Detroit's Henry Ford Health System has begun notifying the 2,777 patients affected in a data breach involving a lost flash drive.
The Henry Ford
Health System in Detroit has started notifying by postal mail 2,777 patients affected
by a missing flash drive.
health system, founded in 1915 by auto pioneer Henry Ford, serves 102,000
The Henry Ford
Health System on Feb. 8 began its investigation of the Jan. 31 security breach
to determine the affected patients and what information the device held. The
health system is unaware of how the flash drive disappeared, but now knows that
patients tested at the hospital for a urinary tract infection from July 2010 to
October 2010 were affected.
drive held patient names, medical record numbers, the number of tests ordered,
test results, test dates and test locations. No Social Security numbers were on
the drive, however.
As part of a
"zero-tolerance policy" implemented following the Jan. 31 breach,
Henry Ford will suspend or terminate employees who leave computers, smartphones
or flash drives unsecured, the hospital system reports.
Within 90 to
120 days of its Feb. 23 announcement, Henry Ford also plans to encrypt all
electronic devices in its facilities and educate employees about how to
safeguard health data on both electronic devices and paper.
In the letter
to affected patients, the hospital offered them a year of identity monitoring.
Health systems must notify patients within 60 days of a breach of unsecured
security of our patients' health information is our top priority, but we need
to do a better job of securing information stored on electronic devices,"
Meredith Phillips, Henry Ford's chief privacy officer, said in a statement.
"Our patients deserve and expect that when we access their information or
store it on an electronic device for work purposes, it's done appropriately and
with the required security protections. Anything short of that breaches the
confidence that Henry Ford has established with its patients for almost 100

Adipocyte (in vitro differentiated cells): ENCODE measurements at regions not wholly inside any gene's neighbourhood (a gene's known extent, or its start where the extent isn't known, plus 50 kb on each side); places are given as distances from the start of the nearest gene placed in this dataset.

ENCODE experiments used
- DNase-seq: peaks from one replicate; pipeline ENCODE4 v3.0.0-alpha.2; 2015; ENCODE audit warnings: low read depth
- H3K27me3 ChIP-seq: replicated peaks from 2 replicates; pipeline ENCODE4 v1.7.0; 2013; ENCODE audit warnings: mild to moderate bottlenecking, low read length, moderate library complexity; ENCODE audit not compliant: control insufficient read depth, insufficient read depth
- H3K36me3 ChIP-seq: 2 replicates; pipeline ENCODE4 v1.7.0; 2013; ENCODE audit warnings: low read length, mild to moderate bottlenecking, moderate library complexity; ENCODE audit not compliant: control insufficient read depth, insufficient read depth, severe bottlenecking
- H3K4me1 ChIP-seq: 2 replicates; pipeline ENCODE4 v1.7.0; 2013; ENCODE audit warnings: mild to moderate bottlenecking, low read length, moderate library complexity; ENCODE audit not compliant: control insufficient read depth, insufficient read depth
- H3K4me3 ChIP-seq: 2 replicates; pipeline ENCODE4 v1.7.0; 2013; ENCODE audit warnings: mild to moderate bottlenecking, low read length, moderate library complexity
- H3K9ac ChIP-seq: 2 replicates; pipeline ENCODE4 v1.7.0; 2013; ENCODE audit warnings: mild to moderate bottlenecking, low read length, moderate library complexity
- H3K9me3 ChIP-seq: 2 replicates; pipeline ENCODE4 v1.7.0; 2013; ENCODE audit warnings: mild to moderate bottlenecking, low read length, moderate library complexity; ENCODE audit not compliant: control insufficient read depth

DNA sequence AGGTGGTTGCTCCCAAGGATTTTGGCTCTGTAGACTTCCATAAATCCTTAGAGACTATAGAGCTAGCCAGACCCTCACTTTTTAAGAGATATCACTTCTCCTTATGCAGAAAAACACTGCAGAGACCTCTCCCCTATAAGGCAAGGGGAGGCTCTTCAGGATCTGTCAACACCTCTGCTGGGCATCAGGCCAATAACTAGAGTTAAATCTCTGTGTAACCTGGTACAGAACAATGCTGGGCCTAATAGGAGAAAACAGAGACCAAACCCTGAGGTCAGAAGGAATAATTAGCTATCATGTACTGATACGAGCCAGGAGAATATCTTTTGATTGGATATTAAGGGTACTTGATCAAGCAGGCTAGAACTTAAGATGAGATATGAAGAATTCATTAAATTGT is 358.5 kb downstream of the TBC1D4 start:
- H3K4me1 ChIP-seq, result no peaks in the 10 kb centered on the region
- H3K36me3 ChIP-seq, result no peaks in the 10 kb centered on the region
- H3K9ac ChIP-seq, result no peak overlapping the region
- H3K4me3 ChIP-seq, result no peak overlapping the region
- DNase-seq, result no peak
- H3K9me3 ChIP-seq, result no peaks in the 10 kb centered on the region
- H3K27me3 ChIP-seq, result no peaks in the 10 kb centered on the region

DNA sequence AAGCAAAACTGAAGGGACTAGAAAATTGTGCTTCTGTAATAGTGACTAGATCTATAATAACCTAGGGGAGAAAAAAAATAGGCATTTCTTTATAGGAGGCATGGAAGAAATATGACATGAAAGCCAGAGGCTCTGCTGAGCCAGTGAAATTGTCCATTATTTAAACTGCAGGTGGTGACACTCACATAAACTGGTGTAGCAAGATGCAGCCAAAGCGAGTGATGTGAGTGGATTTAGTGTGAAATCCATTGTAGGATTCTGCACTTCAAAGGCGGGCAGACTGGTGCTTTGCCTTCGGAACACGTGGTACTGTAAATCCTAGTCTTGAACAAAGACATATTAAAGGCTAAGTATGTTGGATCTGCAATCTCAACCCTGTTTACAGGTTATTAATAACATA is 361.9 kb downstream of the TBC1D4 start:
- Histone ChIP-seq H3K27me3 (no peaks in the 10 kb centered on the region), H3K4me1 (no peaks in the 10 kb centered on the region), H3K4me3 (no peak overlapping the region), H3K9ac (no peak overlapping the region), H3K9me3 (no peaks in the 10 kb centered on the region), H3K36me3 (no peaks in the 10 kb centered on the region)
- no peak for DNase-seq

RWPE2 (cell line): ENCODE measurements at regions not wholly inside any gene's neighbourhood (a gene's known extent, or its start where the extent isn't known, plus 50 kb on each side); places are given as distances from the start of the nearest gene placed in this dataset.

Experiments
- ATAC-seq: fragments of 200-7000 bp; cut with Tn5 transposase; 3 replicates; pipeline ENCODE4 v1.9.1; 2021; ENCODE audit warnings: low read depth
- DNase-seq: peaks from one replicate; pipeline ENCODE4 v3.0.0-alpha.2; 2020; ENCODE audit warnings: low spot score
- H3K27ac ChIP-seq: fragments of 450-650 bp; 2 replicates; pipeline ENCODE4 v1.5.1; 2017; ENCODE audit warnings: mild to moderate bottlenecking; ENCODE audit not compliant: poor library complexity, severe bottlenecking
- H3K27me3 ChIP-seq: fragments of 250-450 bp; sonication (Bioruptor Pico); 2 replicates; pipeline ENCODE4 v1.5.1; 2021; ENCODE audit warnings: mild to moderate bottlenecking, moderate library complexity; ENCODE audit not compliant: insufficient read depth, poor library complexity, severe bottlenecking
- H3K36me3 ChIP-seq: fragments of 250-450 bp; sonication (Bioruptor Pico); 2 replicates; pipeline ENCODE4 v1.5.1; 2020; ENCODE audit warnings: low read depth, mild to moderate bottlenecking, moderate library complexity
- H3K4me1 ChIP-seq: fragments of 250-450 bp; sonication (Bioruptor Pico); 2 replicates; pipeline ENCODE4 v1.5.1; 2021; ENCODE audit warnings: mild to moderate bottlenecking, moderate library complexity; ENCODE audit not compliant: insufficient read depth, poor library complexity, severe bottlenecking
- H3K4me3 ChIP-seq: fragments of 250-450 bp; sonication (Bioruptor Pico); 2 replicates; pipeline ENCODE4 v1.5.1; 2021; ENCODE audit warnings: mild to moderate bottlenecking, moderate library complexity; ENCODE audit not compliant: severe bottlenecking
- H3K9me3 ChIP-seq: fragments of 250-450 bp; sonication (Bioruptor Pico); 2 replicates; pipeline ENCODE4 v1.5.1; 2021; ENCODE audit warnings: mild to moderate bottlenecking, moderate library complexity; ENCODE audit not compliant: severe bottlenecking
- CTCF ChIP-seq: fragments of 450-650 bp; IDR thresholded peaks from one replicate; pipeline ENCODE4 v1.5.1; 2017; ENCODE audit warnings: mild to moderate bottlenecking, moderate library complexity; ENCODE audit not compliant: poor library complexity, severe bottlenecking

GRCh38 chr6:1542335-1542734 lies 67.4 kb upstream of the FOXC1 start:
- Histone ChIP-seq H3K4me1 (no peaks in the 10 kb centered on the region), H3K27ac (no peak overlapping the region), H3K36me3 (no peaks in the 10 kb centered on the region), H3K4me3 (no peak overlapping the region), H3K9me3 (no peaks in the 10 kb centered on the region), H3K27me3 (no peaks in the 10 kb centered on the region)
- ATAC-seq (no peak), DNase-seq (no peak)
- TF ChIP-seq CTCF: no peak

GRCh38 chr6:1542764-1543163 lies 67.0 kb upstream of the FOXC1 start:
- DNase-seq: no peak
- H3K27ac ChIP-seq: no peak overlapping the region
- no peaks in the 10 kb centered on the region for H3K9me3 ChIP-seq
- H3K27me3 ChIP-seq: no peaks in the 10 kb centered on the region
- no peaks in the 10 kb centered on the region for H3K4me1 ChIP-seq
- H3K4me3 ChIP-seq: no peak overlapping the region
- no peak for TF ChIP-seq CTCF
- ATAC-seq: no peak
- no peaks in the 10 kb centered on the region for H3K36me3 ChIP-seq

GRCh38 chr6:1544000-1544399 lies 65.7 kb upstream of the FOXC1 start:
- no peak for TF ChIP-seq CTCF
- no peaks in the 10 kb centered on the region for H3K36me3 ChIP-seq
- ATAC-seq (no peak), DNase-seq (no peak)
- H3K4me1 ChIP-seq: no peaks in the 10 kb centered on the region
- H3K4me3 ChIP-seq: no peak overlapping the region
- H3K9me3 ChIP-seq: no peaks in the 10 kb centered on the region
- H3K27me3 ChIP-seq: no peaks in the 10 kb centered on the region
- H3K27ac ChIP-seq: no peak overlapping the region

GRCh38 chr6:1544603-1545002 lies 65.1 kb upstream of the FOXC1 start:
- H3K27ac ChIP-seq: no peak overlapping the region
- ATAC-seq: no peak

apologized for the incident. "The disappointing aspect of this situation
is that it was preventable," she said. "Common sense should tell you
that if you're carrying patients' health information on an electronic device,
it needs to be encrypted, period."
has been misused, according to Phillips.
In a similar
case, an employee at Keystone Mercy Health Plan and AmeriHealth Mercy Health
Plan, in Philadelphia, misplaced a flash drive on Sept. 20, placing at
risk the personal information of 280,000 Medicaid members.
Sept. 24, a laptop belonging to a Henry Ford employee and containing
information about 3,700 patients was stolen from an unlocked urology medical
office at the facility.
laptop did not have the proper security protections that we require for laptop
computers storing patient information," Phillips said in a November
held patient information related to prostate procedures from 1997 to 2008, and
included patient name, medical record number, date of birth, mailing and e-mail
addresses, telephone number, information on treatment and visits to physicians.
Like the flash drive lost in January at Henry Ford, the computer did not hold
Social Security numbers or health insurance ID numbers.
The Henry Ford Health System announced steps to educate
employees about protecting patient data stored on laptops. These seminars were
expanded to include other electronic devices following the January flash drive
Brian T. Horowitz is a freelance technology and health writer as well as a copy editor. Brian has worked on the tech beat since 1996 and covered health care IT and rugged mobile computing for eWEEK since 2010. He has contributed to more than 20 publications, including Computer Shopper, Fast Company, FOXNews.com, More, NYSE Magazine, Parents, ScientificAmerican.com, USA Weekend and Womansday.com, as well as other consumer and trade publications. Brian holds a B.A. from Hofstra University in New York.